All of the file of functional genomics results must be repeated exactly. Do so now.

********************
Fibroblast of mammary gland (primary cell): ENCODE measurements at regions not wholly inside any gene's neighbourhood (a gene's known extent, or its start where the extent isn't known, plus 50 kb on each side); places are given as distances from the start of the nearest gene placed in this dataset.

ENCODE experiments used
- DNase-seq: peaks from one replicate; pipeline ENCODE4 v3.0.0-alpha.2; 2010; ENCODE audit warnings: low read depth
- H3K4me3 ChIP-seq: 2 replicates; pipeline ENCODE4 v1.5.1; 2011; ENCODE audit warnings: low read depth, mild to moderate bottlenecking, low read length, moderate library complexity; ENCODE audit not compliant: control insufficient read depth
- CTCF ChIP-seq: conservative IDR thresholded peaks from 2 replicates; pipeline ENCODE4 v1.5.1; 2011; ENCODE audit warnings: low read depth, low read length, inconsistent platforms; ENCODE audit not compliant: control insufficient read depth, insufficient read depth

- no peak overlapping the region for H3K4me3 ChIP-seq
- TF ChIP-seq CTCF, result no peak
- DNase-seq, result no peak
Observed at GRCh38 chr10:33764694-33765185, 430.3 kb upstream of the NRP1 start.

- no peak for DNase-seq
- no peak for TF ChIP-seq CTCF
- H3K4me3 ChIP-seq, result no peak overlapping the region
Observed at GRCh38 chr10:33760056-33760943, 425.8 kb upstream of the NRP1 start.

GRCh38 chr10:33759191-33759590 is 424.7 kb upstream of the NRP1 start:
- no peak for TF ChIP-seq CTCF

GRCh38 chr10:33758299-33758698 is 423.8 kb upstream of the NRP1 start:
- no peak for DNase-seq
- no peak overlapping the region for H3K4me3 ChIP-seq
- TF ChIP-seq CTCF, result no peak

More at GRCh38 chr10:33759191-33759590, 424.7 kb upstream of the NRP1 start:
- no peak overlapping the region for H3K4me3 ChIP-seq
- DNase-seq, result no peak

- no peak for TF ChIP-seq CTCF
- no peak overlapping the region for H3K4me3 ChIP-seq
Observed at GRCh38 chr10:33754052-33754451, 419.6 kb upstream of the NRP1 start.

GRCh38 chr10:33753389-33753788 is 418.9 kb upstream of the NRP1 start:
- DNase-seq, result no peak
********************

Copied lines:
Fibroblast of mammary gland (primary cell): ENCODE measurements at regions not wholly inside any gene's neighbourhood (a gene's known extent, or its start where the extent isn't known, plus 50 kb on each side); places are given as distances from the start of the nearest gene placed in this dataset.

ENCODE experiments used
- DNase-seq: peaks from one replicate; pipeline ENCODE4 v3.0.0-alpha.2; 2010; ENCODE audit warnings: low read depth
- H3K4me3 ChIP-seq: 2 replicates; pipeline ENCODE4 v1.5.1; 2011; ENCODE audit warnings: low read depth, mild to moderate bottlenecking, low read length, moderate library complexity; ENCODE audit not compliant: control insufficient read depth
- CTCF ChIP-seq: conservative IDR thresholded peaks from 2 replicates; pipeline ENCODE4 v1.5.1; 2011; ENCODE audit warnings: low read depth, low read length, inconsistent platforms; ENCODE audit not compliant: control insufficient read depth, insufficient read depth

- no peak overlapping the region for H3K4me3 ChIP-seq
- TF ChIP-seq CTCF, result no peak
- DNase-seq, result no peak
Observed at GRCh38 chr10:33764694-33765185, 430.3 kb upstream of the NRP1 start.

- no peak for DNase-seq
- no peak for TF ChIP-seq CTCF
- H3K4me3 ChIP-seq, result no peak overlapping the region
Observed at GRCh38 chr10:33760056-33760943, 425.8 kb upstream of the NRP1 start.

GRCh38 chr10:33759191-33759590 is 424.7 kb upstream of the NRP1 start:
- no peak for TF ChIP-seq CTCF

GRCh38 chr10:33758299-33758698 is 423.8 kb upstream of the NRP1 start:
- no peak for DNase-seq
- no peak overlapping the region for H3K4me3 ChIP-seq
- TF ChIP-seq CTCF, result no peak

More at GRCh38 chr10:33759191-33759590, 424.7 kb upstream of the NRP1 start:
- no peak overlapping the region for H3K4me3 ChIP-seq
- DNase-seq, result no peak

- no peak for TF ChIP-seq CTCF
- no peak overlapping the region for H3K4me3 ChIP-seq
Observed at GRCh38 chr10:33754052-33754451, 419.6 kb upstream of the NRP1 start.

GRCh38 chr10:33753389-33753788 is 418.9 kb upstream of the NRP1 start:
- DNase-seq, result no peak